No, definitely not. We imported some 26,000 foreign workers before the crash. The employers who exploited them didn’t just do damage to them; they did damage to the rest of us, too. Because these foreign workers were being paid minimum wages for their jobs, and very soon, these wages became quite common for workers in these industries. So we have to watch out that workers are not just not having their contracts violated; we also need to raise these wages. And it’s still going on today. The tourism industry is a horrifying example. And I would encourage anyone who believes their employer is exploiting them to come to us. In order for us to combat this abuse, we need to know about these cases. Icelandic society in general condemns this kind of treatment of workers. You need only see the reactions of people when a case of worker exploitation hits the news to see that.

We’ve been reading that the unions are starting to increase their strike funds for the coming year, and there are a number of contracts that will have to be re-negotiated. What do you think the next year will bring?
Whenever I see unions in the capital threatening to go on strike, I don’t put any particular stock in it. Unions in the capital haven’t gone on strike in 40 years. They can talk about doing this or that, but they never go through with it. It has only been the unions in the countryside that go on strike in recent years. I don’t think there will be strikes next year.

In your utopian Iceland, what fundamental changes would you see happening in the Icelandic labour movement?
I think we have a really good labour movement in Iceland. Nowhere in the world are more workers registered in a labour union, about 90%. We’ve recovered over 400 million ISK in lost wages for our workers. But we can always do better. How? We need to stand together better. And by that I mean Icelandic Confederation of Labour. They need to listen to their people; not just a closed group of men who make decisions amongst themselves. They need to listen to the grassroots.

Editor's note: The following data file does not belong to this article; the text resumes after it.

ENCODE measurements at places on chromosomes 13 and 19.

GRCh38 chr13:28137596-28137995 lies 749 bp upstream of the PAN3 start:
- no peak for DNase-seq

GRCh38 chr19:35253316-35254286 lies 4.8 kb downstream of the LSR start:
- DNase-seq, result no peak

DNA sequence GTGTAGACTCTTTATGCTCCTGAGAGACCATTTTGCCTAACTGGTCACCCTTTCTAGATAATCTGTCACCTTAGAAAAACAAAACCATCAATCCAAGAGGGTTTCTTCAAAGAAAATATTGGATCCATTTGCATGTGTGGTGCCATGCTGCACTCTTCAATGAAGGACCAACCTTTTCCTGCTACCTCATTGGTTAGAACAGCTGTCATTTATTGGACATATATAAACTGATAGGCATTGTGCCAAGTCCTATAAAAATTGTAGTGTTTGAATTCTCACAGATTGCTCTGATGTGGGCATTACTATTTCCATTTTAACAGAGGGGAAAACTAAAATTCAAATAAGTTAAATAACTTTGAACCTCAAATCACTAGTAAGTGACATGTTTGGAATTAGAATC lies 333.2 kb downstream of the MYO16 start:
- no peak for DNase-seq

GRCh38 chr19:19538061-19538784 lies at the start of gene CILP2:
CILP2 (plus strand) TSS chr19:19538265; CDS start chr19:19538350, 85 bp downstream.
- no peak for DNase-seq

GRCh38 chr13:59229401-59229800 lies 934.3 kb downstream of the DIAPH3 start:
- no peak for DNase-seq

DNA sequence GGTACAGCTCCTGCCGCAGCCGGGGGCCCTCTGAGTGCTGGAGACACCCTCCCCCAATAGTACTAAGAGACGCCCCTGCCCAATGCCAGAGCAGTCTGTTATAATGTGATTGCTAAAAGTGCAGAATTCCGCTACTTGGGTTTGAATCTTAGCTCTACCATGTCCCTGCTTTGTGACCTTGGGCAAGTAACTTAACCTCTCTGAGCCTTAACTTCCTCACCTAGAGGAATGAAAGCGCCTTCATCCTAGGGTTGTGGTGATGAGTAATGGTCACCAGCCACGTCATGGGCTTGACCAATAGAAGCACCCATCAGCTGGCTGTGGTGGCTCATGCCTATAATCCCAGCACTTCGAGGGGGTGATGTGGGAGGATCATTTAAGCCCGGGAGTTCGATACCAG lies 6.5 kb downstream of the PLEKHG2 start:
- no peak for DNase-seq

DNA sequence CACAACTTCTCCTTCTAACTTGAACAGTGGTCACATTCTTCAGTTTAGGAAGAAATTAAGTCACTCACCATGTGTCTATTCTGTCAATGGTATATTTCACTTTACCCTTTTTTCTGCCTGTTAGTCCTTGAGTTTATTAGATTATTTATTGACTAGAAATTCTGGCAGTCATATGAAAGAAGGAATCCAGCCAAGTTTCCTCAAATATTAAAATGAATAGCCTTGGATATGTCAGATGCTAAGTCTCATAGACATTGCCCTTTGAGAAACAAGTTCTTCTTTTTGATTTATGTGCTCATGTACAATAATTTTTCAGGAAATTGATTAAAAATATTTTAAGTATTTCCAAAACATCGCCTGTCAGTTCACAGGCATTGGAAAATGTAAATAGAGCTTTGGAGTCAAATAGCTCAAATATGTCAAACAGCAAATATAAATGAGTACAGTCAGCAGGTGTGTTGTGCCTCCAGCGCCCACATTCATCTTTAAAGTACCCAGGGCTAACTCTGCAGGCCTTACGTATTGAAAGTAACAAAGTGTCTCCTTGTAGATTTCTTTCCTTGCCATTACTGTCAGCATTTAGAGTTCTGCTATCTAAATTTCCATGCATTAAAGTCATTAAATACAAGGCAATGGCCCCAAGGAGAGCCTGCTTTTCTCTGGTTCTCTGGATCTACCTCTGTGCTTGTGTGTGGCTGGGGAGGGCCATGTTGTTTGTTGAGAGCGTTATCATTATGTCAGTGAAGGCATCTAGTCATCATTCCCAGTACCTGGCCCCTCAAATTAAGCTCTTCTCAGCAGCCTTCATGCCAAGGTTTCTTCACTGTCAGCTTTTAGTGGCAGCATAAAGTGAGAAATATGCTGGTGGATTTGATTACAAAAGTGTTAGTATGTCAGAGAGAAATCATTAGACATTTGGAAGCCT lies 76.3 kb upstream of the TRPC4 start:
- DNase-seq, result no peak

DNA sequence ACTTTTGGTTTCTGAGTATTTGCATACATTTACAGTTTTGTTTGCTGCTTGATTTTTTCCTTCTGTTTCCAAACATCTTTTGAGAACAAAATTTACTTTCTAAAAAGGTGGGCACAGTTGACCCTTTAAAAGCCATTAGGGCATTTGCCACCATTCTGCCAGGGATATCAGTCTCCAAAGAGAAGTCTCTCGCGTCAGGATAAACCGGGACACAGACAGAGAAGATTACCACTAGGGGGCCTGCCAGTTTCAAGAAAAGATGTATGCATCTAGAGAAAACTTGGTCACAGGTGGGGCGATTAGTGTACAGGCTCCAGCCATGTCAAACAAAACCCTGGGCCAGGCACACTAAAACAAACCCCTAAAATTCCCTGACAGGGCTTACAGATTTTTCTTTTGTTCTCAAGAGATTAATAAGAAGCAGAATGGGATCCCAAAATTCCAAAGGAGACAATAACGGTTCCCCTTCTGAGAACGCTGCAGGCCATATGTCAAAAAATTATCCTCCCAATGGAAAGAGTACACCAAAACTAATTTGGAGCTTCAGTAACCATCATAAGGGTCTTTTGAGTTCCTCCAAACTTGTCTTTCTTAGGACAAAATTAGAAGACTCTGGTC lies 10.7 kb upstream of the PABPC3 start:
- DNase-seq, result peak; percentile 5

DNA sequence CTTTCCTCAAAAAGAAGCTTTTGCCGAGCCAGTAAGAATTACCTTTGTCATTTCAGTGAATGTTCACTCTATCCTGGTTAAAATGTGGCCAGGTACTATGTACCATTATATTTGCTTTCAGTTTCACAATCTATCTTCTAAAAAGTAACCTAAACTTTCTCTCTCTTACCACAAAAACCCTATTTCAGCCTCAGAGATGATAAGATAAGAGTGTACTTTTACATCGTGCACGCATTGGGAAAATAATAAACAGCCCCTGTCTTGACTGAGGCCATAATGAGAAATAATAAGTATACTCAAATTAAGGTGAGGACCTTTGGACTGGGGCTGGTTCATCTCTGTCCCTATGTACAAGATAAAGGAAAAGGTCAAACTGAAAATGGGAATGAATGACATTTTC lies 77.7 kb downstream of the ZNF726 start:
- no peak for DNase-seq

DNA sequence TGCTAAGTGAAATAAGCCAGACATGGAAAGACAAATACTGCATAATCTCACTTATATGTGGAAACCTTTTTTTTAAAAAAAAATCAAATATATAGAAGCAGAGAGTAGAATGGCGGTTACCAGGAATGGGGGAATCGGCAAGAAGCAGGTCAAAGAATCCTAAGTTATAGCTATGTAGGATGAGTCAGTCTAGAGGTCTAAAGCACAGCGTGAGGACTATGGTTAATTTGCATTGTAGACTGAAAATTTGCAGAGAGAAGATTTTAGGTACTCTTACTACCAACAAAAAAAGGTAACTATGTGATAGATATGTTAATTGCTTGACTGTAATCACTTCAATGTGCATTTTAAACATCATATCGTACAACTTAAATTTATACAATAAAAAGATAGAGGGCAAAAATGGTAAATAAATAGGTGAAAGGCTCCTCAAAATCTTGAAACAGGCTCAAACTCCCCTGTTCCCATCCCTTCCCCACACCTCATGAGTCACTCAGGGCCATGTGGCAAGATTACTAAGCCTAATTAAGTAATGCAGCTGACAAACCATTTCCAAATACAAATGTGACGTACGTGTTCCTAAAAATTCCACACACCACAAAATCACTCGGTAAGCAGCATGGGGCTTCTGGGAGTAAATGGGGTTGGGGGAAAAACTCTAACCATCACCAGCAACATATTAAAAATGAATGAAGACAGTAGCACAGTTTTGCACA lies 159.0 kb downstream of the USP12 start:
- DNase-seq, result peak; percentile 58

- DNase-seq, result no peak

So if I were a regular worker in the Icelandic market, can I take part in the elections for a new president of the Confederation?
If you’re in the Confederation Council. And as I’ve said many times, it’s easier to become the president of North Korea than it is to be the president of the unions. Members of the council are chosen. This is usually a group of people around the president. These people are hand-picked, and do not necessarily reflect the demands of workers out in the country. If we had general elections within the Confederation, the president would never get the votes. This needs to change. I’ve put forward proposals within the Council to hold a general election, but it was rejected with an overwhelming majority. Meanwhile, a Capacent polled showed that 80% of union workers want the president to be elected in a general election.

How then can a regular worker change the system?
I managed to get here, but it took me many years, and a tremendous amount of work. If you or anyone else wanted to get more involved in their unions, there’s a lot of work ahead of you. But if you believe in something, anything is possible.